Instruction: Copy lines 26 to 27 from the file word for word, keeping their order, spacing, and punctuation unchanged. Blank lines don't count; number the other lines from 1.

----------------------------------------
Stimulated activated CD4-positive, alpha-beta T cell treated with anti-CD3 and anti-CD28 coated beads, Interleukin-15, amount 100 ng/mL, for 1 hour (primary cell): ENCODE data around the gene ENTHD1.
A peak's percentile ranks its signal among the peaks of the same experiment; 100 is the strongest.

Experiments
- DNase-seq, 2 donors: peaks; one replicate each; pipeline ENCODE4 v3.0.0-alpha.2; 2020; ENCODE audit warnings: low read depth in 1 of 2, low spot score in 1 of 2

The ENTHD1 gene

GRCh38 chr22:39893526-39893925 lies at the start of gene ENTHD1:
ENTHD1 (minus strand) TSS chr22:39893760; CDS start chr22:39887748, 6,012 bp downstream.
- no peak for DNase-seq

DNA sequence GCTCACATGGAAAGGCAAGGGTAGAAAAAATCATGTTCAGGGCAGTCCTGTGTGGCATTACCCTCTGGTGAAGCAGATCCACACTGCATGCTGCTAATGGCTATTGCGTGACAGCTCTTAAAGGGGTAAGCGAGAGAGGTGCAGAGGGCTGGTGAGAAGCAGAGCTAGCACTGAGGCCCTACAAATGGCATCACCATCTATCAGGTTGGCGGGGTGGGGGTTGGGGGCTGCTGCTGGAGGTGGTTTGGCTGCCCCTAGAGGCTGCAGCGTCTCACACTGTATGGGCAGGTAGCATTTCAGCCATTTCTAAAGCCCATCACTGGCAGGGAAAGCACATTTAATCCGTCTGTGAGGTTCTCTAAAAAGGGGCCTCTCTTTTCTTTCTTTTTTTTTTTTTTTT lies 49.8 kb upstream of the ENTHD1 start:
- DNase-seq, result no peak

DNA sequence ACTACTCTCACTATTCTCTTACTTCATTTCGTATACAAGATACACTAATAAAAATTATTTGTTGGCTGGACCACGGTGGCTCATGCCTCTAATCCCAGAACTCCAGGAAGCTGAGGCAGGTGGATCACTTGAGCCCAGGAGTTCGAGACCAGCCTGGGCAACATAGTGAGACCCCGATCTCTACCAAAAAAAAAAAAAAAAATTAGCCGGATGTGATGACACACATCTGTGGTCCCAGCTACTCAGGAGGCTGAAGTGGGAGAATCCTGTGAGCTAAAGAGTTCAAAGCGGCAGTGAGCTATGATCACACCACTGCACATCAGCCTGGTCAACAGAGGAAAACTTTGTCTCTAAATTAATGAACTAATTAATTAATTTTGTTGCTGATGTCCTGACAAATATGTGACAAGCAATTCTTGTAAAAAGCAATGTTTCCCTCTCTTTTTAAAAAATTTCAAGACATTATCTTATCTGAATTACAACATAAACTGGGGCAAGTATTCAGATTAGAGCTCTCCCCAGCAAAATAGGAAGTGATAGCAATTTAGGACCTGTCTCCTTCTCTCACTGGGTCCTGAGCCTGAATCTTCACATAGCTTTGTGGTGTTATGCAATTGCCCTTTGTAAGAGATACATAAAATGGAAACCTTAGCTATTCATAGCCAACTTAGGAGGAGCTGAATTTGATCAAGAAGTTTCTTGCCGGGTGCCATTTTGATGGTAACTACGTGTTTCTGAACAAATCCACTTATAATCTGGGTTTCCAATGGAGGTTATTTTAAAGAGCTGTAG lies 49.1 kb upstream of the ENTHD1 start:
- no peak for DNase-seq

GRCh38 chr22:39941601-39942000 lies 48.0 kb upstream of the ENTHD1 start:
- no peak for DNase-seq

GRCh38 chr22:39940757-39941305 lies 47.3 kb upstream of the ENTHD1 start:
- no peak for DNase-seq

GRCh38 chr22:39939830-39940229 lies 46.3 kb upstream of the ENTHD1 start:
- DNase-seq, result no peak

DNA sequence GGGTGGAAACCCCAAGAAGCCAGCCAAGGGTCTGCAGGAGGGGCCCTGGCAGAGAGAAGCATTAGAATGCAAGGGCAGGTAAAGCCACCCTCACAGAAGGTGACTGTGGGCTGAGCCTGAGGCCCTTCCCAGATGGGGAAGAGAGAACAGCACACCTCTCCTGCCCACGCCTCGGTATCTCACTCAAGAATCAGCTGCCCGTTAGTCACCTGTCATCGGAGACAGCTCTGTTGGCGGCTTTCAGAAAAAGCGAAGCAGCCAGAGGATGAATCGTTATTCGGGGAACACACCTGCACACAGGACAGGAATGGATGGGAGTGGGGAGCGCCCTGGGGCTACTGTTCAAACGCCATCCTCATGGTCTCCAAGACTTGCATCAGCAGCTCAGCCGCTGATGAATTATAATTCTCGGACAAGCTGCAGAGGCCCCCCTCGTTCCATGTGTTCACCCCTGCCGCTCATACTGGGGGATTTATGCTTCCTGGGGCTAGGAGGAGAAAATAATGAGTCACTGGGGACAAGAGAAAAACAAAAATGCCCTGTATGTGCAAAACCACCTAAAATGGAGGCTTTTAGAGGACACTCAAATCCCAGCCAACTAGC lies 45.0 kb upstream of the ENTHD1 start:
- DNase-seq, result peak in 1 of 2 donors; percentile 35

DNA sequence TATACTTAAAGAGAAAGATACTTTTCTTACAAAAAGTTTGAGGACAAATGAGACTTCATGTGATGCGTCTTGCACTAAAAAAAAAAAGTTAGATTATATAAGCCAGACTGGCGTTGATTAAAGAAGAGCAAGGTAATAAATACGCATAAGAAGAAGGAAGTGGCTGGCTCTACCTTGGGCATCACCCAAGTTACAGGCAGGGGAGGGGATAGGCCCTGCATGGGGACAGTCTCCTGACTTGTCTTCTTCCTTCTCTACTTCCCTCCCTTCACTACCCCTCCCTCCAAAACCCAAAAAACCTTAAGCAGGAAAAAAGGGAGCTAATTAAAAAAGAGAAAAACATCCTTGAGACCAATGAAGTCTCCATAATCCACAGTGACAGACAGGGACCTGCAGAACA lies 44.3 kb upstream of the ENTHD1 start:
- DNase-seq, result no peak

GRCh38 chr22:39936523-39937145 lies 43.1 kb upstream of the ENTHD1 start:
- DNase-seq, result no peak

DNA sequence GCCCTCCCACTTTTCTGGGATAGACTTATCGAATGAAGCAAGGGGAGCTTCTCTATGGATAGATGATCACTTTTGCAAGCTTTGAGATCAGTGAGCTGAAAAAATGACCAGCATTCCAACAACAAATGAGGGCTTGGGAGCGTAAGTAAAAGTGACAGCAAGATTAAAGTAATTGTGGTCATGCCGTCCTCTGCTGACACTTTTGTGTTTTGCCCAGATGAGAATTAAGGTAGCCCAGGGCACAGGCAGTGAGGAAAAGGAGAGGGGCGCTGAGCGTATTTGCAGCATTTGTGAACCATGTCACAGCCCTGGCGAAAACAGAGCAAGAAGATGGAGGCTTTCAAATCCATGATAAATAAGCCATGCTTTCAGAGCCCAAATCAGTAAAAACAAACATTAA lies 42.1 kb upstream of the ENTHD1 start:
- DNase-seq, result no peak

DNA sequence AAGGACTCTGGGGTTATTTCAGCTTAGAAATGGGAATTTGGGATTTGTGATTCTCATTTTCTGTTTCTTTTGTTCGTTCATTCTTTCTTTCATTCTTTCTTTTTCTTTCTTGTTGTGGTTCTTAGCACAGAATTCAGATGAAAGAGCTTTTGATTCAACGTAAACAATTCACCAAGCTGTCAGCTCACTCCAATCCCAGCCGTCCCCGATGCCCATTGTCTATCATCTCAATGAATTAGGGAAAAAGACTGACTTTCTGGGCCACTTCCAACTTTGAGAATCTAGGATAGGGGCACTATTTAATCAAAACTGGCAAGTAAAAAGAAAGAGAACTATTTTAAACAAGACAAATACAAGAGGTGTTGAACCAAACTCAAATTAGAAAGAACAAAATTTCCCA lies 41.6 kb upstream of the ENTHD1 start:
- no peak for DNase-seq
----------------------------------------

- DNase-seq, result no peak

DNA sequence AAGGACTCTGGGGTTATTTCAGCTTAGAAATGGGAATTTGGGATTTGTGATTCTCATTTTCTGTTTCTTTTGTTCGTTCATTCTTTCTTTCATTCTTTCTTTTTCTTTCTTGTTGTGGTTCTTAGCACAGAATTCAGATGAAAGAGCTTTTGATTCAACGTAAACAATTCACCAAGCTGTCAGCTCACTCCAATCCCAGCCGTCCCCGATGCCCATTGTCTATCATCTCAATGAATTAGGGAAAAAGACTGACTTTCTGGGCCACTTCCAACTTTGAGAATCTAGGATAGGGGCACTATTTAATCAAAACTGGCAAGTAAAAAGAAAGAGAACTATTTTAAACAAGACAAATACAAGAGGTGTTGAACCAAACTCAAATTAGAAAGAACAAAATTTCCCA lies 41.6 kb upstream of the ENTHD1 start: